2011-5-9 (Monday Night): The markets closed up again today. The NASDAQ Composite gained 15.89 points (0.55%) to close at 2,843.25. The Dow advanced 45.94 points (0.36%) to close at 12,684.68, while the S&P 500 added 6.09 points (0.45%) to close at: 1,346.09. Oil ended at $100.90; Gold rose to $1,509. The VIX fell 1.24 to 17.16. 
    Peter Brimelow has written: Does dollar strength herald another crash?.  Mark Hulbert warns us to  Get ready for another flash crash.     TopStock Portfolios says, Technical Talk: Sideways Is Good Right About Now. Another article suggests "establishing some 'shorts' for a 2 to 4 day trade". In A Lack of Conviction? , David Moenning suggests that a current fall in the stock market could be simply tied to a temporary rise in the dollar.
    Market futures are flat tonight.


2011-5-7 (Saturday Night): The markets closed up a little, although not much considering the good news on the job front. The NASDAQ Composite gained 12.84 points (0.46%) to close at 2,827.56. The Dow advanced 139.41 points (0.43%) to close at 12,638.74, while the S&P 500 added 5.1 points (0.38%) to close at: 1,340.20. Oil plummeted to $98.06; Gold rose to $1,489. The VIX was unchanged at 18.40. 


2011-5-5 (Thursday Night): The markets fell again today, though they haven't yet violated support. The NASDAQ Composite gave up 13.51 points (-0.48%), about the same as yesterday to close at 2,814.72. The Dow drooped 139.41 points (-1.1%) to close at 12,584.17, while the S&P 500 lost 12.22 points (-0.91%) to close at: 1,335.10. Oil plummeted to $100.28; Gold plunged to $1,489. The VIX rose 1.12 to 18.20. 

To be continued in the morning.


2011-5-4 (Wednesday Night): The markets fell again today, though they haven't yet violated support. The NASDAQ Composite gaveup 13.39 points (-0.47%) at 2,828.23. The Dow drooped 83.93 points (-0.66%) to close at 12,723.58, while the S&P 500 lost 9.3 points (-0.69%) to close at: 1,347.32. Oil dropped a little to $108.55; Gold fell back to $1,533. The VIX rose 0.38 to 17.08.  
    Between Amber and car trouble, I've had no time for typing again today.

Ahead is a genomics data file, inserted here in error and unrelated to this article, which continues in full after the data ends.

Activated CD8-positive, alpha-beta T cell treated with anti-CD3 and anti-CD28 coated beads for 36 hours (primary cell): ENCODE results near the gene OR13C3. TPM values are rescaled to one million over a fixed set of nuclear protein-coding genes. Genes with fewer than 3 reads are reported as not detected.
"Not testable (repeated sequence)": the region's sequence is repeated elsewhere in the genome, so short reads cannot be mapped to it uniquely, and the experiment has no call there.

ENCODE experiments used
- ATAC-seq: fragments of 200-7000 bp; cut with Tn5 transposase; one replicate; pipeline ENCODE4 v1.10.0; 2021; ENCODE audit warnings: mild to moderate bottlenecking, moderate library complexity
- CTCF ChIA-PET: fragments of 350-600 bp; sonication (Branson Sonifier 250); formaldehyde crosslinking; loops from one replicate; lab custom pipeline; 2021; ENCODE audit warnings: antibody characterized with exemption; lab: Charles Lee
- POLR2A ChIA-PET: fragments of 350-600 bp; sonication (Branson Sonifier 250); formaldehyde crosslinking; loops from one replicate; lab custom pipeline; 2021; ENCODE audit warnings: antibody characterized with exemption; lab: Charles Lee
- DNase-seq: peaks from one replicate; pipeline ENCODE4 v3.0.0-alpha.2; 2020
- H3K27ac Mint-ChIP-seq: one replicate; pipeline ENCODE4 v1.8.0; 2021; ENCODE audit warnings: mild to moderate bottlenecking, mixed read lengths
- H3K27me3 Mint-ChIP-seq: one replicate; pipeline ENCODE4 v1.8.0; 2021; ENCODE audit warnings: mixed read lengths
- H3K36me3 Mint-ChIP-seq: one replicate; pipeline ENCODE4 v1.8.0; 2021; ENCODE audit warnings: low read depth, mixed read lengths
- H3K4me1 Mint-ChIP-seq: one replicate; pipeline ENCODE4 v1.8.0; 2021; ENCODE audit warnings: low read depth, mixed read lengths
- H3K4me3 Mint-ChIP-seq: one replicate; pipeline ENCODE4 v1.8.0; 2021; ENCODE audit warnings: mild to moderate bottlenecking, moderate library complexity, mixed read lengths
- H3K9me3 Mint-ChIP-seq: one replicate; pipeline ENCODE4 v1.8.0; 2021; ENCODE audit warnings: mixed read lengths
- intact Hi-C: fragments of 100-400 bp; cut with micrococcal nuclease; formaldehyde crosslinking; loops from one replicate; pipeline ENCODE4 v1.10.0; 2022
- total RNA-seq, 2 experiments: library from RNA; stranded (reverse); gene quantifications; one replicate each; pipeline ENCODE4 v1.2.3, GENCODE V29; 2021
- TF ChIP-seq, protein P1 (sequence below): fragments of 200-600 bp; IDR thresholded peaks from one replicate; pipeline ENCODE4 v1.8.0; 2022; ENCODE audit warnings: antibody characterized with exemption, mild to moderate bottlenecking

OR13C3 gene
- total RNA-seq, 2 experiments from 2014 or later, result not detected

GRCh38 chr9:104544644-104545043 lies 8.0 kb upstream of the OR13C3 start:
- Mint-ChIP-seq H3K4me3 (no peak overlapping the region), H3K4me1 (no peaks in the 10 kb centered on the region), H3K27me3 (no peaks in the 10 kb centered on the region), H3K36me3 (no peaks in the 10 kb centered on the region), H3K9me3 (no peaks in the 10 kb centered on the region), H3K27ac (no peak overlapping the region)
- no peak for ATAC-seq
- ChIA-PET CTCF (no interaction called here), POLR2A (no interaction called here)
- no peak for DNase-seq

My intuitive feeling is that there isn't enough fear and contemplation of economic disaster yet to warrant an imminent rise in the stock market. It's going to take the anticipation of financial ruin to build a contingent of short sellers who can be sucker-punched by a surge in the markets. 
    Michael Ashbaugh writes about: Strong charts vs. weak season.  
    Irwin Kellner tells us about The Fed’s impossible dream.  
    Stock trading snafu should worry investors    
    Hulbert: Partying like it's 1999 and Funny thing happened on way to bank.  
    Fed's Williams: Inflation will ease later this year        


2011-5-3 (Tuesday Night): After yesterday's retreat, the major indices dipped a little further today, presumably digesting the galloping gains they registered while I was incomunicado. The NASDAQ Composite sld 22.46 points (-0.78%) at 2,841.62. The Dow squeegeed up 0.15 points (0.0%) to close at 12,807.51, while the S&P 500 fell 4.6 points (-0.34%) to close at: 1,356.62. Oil dropped a little to $110.69; Gold fell back to $1,533. The VIX was unchanged at 16.70.
The rest of this will have to come in the morning.


2011-4-26 (Tuesday Night): The stock market indices powered through overhead resistance  and out of their trading ranges today, with all three reaching new highs for this bull market cycle: Street gets earnings bump. The NASDAQ Composite closed up 21.66 points (0.77%) at 2,847.54. The Dow leaped 115.49 points (0.93%) to close at 12,595.37, while the S&P 500 jumped 11.99 points (0.9%) to close at: 1,347.24. Oil dropped a little to $111.95; Gold fell back to $1,507: Gold's 8-day run halted. The VIX fell 0.16 to 15.62.